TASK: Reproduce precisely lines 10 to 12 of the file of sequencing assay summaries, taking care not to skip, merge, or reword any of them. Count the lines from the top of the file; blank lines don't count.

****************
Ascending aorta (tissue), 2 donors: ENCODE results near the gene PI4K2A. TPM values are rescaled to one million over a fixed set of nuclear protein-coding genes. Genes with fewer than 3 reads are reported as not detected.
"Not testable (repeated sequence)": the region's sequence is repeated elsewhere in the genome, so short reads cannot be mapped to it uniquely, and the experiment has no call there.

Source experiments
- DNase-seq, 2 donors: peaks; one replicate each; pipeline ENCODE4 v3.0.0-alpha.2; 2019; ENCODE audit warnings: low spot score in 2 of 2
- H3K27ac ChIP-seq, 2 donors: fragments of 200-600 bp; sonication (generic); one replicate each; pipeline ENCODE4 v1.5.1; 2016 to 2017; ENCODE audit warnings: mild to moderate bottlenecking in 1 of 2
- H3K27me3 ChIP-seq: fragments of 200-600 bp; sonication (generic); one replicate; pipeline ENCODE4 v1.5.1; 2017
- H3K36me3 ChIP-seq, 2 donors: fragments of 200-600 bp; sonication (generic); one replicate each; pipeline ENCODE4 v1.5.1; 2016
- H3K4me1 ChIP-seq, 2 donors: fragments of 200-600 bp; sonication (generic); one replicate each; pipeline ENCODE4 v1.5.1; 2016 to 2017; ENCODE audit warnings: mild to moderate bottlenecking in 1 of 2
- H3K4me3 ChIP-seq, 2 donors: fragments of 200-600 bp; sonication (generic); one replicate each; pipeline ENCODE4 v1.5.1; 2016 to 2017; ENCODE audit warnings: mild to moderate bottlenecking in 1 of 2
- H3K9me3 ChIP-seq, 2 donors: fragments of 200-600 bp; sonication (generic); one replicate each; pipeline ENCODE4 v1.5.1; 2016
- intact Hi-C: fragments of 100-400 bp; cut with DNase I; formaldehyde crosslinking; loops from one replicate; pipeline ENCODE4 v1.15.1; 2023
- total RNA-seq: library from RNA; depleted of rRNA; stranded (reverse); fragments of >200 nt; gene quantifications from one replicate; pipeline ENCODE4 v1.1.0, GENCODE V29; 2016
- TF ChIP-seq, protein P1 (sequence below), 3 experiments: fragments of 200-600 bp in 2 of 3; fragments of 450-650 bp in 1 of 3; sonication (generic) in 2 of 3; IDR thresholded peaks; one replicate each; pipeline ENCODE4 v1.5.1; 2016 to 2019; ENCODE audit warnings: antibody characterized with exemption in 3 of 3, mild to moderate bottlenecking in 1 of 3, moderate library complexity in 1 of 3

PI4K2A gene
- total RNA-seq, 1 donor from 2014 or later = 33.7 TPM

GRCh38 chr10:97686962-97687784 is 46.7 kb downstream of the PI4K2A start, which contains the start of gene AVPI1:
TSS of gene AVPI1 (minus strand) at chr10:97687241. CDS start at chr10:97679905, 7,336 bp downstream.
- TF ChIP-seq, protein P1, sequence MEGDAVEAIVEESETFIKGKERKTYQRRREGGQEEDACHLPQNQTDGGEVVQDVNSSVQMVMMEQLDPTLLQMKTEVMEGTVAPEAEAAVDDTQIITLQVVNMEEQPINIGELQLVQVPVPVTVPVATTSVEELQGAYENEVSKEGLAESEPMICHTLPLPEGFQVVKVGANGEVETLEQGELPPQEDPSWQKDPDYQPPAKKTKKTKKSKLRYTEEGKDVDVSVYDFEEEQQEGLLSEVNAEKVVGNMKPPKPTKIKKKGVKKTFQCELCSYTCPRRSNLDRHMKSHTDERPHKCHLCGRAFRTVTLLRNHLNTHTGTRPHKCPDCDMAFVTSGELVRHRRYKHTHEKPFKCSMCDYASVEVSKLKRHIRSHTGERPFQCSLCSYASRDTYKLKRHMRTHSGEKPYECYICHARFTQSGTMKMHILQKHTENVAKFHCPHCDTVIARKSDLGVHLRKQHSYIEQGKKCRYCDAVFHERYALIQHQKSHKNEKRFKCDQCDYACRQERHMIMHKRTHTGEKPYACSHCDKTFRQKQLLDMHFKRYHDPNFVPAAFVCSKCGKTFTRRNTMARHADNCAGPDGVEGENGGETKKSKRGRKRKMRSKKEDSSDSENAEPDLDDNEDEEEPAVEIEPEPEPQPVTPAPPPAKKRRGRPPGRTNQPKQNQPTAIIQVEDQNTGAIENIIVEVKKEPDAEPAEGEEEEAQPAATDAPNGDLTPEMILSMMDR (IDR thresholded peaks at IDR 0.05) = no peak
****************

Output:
- H3K9me3 ChIP-seq, 2 donors: fragments of 200-600 bp; sonication (generic); one replicate each; pipeline ENCODE4 v1.5.1; 2016
- intact Hi-C: fragments of 100-400 bp; cut with DNase I; formaldehyde crosslinking; loops from one replicate; pipeline ENCODE4 v1.15.1; 2023
- total RNA-seq: library from RNA; depleted of rRNA; stranded (reverse); fragments of >200 nt; gene quantifications from one replicate; pipeline ENCODE4 v1.1.0, GENCODE V29; 2016